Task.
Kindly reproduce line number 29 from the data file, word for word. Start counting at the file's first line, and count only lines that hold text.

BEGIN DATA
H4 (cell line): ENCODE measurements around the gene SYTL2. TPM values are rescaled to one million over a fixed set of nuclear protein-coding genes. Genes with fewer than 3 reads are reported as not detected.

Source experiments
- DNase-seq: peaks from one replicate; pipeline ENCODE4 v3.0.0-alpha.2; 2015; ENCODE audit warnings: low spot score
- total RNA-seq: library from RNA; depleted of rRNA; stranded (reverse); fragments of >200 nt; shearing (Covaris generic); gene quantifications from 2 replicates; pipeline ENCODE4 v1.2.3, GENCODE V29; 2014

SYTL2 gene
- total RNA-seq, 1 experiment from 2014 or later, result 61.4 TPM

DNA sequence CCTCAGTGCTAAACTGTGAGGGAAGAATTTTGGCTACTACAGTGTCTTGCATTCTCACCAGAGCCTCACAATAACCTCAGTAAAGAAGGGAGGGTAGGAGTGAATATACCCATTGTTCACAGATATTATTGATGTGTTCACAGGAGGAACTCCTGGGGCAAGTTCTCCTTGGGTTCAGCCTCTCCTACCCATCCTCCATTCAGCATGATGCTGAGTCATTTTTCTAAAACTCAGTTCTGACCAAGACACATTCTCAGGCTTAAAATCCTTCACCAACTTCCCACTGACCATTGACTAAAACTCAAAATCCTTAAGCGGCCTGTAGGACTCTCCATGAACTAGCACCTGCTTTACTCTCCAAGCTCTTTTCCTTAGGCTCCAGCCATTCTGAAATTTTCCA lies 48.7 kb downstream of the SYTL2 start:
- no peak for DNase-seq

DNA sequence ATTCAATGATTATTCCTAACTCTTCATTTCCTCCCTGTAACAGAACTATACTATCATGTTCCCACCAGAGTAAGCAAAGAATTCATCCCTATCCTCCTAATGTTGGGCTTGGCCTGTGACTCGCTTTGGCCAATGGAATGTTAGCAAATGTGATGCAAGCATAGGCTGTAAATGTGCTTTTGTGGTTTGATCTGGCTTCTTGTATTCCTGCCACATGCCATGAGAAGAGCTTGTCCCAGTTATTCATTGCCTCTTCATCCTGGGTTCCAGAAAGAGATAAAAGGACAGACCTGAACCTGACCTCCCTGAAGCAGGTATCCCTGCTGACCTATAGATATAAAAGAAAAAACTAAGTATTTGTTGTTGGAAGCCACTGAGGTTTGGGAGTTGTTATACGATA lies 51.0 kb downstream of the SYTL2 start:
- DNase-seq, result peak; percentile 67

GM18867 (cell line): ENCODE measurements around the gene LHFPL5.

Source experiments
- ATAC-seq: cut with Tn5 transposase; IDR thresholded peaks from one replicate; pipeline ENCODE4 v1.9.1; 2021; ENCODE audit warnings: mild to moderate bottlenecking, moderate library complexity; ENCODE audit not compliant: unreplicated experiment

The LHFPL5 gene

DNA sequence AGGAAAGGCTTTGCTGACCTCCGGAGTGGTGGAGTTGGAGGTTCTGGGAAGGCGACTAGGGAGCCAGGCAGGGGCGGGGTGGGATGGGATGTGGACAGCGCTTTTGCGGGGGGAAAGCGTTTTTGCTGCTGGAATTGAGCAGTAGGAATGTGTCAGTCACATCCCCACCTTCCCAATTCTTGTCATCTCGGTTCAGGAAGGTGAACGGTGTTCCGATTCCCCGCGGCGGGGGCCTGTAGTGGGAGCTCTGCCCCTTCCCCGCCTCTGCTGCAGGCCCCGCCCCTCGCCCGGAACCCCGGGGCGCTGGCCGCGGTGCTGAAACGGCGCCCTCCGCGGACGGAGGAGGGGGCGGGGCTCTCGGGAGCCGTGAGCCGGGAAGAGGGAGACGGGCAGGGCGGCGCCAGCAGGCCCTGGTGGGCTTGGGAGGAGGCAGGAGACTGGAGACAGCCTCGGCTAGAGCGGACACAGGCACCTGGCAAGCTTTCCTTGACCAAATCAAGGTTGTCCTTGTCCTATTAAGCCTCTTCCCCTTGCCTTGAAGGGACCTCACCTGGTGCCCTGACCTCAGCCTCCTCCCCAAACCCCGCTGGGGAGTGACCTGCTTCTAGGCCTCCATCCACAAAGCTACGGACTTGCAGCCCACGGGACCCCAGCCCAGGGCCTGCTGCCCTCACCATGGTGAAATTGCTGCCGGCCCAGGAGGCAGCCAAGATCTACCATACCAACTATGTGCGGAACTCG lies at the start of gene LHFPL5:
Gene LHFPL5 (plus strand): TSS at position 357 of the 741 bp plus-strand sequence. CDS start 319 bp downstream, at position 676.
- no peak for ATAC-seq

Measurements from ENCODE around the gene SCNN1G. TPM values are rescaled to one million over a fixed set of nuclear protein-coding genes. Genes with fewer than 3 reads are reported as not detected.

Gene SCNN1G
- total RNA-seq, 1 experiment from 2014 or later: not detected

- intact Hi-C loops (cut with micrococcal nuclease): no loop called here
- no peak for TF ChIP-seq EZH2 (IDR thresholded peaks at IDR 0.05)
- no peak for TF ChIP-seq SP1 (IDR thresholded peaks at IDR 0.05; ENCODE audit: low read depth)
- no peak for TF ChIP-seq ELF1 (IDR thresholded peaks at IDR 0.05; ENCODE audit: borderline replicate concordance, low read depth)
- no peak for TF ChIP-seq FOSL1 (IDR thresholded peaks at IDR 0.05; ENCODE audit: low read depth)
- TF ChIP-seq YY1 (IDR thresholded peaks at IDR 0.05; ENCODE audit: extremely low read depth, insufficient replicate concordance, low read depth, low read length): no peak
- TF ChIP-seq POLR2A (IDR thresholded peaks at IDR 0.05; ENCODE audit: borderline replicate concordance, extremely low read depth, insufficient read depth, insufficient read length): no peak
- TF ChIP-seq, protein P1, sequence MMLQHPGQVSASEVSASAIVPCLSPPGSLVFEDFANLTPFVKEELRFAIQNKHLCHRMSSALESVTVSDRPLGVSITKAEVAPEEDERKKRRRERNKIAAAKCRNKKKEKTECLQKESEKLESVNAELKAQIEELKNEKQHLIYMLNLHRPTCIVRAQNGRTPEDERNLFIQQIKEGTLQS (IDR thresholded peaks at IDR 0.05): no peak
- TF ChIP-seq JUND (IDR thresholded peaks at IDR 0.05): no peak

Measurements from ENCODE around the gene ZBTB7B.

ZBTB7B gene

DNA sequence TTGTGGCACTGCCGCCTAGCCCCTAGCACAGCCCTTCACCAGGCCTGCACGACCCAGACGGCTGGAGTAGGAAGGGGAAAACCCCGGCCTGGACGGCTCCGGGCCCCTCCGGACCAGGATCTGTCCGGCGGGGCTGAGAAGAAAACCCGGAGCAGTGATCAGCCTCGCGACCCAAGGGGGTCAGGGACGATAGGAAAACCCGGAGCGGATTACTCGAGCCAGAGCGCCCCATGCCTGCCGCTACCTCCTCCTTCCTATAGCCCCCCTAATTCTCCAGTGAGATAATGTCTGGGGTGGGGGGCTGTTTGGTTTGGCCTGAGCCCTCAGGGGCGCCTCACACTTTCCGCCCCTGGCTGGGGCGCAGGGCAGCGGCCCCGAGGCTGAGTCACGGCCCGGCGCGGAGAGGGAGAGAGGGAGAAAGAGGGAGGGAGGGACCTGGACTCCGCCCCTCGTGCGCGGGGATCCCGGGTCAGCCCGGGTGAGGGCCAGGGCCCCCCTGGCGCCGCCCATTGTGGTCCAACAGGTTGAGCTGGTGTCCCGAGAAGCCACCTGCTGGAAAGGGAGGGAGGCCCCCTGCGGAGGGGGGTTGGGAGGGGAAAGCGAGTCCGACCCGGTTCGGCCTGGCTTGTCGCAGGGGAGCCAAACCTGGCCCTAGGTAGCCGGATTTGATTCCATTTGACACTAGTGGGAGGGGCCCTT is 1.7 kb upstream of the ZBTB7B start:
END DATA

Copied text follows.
- TF ChIP-seq JUND (IDR thresholded peaks at IDR 0.05): no peak